Third point is exercise. I hate it, and wish it had never been invented because it is not something I am good at or enjoy. The truth is, though, that when I do exercise, I feel like I am free. Endorphins rush through my body, I can feel the muscles burning in such a good day, and my mind clears. “Do 20 press ups and then you can think). Build on Belief runs the Badminton Club twice weekly, and I truly valued the fun that surrounded the activities. It wasn’t just being active, it was enjoying myself, too. All the benefits without the stress of a membership, or moody-faced staff members at the gym. You can work out at home, or in the park, such as the Park Fit days with Turning Point. 

Please don’t panic or disconnect from this if you don’t think any of these options are helpful, or don’t believe they will make a difference. It’s more than okay to be full of doubt and anxiety. Who wouldn’t be right now, Christmas or no Christmas.

If you do end up using or drinking this season, then please don’t be harsh on yourself. Okay, it is not ideal, but that shame will make it much harder for you to get back on track again. Minimise what you use or consume, and keep yourself safe. If there is an emergency, please reach out to your support networks (even if that is a GP or a visit to A&E) or call a Crisis Line. MIND, CRISIS, and The Samaritans are also available for helpful talks, and – believe me when I say this – they can help to support someone even if their life is in total despair and disarray.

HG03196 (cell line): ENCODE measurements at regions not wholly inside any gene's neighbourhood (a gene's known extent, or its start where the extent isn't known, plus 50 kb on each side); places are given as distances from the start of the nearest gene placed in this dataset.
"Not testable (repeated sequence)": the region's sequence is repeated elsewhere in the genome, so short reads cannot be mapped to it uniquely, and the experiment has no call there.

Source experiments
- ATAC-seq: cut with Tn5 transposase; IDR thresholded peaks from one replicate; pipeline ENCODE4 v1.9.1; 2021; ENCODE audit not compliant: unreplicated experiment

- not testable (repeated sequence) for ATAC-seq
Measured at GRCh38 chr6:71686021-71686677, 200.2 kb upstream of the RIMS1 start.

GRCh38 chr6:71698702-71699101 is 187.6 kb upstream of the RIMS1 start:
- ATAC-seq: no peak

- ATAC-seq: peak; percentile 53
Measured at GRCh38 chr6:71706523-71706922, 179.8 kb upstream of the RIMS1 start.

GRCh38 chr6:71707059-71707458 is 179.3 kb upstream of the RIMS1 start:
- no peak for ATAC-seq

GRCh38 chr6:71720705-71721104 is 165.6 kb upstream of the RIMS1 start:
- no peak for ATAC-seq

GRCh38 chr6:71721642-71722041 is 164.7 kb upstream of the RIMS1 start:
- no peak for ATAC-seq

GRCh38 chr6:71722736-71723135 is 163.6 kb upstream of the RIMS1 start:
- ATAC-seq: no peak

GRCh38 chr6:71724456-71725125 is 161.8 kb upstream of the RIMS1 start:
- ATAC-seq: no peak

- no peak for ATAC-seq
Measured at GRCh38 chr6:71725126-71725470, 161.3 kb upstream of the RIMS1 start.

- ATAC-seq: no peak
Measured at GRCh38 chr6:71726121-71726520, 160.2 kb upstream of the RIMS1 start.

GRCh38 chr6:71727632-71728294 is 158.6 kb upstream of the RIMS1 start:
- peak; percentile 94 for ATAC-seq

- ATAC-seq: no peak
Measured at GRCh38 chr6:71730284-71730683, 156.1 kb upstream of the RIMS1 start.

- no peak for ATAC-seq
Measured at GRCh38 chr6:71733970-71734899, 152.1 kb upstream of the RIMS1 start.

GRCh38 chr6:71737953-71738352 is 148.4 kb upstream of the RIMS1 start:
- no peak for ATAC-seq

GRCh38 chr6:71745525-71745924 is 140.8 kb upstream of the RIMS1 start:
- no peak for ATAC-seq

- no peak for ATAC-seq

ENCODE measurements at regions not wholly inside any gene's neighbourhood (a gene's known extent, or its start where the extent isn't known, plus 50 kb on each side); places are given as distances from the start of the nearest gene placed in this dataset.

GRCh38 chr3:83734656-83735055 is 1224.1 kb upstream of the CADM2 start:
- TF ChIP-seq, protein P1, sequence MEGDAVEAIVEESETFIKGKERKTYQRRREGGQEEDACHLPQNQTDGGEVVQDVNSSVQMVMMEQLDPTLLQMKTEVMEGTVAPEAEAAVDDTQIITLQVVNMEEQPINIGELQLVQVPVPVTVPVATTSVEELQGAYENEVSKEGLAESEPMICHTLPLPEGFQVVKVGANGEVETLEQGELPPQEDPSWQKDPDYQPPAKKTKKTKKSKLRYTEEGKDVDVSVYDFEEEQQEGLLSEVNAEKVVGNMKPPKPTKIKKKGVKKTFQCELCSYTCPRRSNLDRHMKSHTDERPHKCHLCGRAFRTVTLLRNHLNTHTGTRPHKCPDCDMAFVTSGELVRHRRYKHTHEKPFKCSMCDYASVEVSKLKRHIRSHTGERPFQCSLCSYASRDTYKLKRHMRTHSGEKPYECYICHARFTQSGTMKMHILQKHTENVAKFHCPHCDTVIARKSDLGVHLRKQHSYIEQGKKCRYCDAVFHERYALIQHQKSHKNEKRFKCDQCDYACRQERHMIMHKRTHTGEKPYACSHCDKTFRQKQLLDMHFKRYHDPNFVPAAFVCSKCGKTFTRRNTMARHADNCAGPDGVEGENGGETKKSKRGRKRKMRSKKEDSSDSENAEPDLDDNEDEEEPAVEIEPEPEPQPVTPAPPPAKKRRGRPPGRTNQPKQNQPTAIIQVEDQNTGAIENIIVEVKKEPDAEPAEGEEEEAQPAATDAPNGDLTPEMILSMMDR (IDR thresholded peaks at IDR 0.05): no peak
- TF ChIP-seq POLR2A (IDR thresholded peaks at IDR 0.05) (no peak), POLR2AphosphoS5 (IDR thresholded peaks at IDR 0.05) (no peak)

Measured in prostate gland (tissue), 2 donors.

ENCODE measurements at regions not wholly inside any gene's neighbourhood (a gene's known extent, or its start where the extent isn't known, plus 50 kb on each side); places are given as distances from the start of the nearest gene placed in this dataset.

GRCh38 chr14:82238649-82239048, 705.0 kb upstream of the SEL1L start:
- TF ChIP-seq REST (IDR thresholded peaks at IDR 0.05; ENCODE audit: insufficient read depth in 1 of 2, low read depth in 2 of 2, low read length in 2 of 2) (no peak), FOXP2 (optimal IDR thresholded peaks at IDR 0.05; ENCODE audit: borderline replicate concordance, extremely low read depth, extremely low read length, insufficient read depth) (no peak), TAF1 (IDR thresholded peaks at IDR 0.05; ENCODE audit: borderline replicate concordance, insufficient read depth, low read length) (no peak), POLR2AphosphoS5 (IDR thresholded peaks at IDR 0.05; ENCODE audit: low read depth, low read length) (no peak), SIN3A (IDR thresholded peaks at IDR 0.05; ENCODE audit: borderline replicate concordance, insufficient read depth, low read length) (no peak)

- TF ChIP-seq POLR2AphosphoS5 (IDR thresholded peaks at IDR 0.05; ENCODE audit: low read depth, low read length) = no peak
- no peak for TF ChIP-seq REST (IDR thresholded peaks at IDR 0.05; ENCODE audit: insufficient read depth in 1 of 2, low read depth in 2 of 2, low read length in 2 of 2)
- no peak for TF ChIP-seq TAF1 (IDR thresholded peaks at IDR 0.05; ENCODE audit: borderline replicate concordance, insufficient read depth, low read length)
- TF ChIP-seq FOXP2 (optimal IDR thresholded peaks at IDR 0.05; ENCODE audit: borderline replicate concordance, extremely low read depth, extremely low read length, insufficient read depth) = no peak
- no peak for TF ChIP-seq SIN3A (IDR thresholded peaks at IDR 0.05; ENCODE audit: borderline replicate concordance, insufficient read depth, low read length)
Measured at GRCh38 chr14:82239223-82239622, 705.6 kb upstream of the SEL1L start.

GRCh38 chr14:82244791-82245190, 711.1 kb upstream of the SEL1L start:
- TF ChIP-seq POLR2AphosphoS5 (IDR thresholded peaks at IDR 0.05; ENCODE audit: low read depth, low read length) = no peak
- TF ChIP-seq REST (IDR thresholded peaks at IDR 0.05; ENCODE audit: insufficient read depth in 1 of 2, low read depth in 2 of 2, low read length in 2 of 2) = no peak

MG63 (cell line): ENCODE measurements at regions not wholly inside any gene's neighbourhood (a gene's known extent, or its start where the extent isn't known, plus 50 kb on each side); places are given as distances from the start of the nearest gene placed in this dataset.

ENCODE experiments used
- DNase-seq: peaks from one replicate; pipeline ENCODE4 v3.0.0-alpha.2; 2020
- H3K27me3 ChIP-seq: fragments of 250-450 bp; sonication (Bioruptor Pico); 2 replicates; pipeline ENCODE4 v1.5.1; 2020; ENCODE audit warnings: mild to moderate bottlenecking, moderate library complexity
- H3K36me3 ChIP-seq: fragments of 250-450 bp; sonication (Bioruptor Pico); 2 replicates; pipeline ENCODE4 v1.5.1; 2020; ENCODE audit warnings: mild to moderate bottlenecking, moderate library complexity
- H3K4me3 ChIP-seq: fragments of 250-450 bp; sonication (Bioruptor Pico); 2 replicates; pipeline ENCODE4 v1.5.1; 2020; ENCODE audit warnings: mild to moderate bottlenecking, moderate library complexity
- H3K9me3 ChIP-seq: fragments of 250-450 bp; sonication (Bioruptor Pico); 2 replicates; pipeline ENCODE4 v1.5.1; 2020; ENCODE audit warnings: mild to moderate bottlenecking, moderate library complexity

We will make it through the dark, we will. When the sun goes down at night, we know it will return in the morning, even if we are left in cold darkness for a short while. It is a time of year when we may not feel very Christmassy or joyful, and that’s only heightened by the feeling we are supposed to feel that way. Christmas songs can actually be delightful, but they can also be very triggering and / or upsetting.

Ding Dong Merrily on High.

Not the best line to focus on if you’re struggling with any sort of substance use problems, is it?

First of all, there is the “merrily” part. We can’t force ourselves to not feel like rubbish, can we? We also can find it harder to do that when a whole Season suggests that you should be happy, and if you are not, then – from experience – you’re bound to blame yourself.

“Why can’t I be happy?”

“I obviously don’t deserve to be happy.”

“All this forced joy is making me sick.”

When you become your own worst enemy, how can you be trusted to look after yourself? Even in your despair, you may offer kindness and compassion to others, but you may still struggle to do that with yourself. These feelings are only going to be exacerbated when you feel isolated and alone; eg: the only unhappy person at Christmas Time. 

So, I wish you well. Seasons Greetings, and all the best for the holidays. The way we feel is temporary, and it will pass. We have made it this far, and we can keep going. I believe in us, all of us. Every single one of us.

Trying together is better than giving up and being apart; true open connections are what make us better as humans.

As opposed to worrying about how you may cope, tell yourself what you will do to try and enjoy your day every day, not just at Christmas.

By Danny Walsh

Build on Belief’s Peer-Led Harm Reduction Worker

Campaign Against Living Miserably (CALM)

0800 58 58 58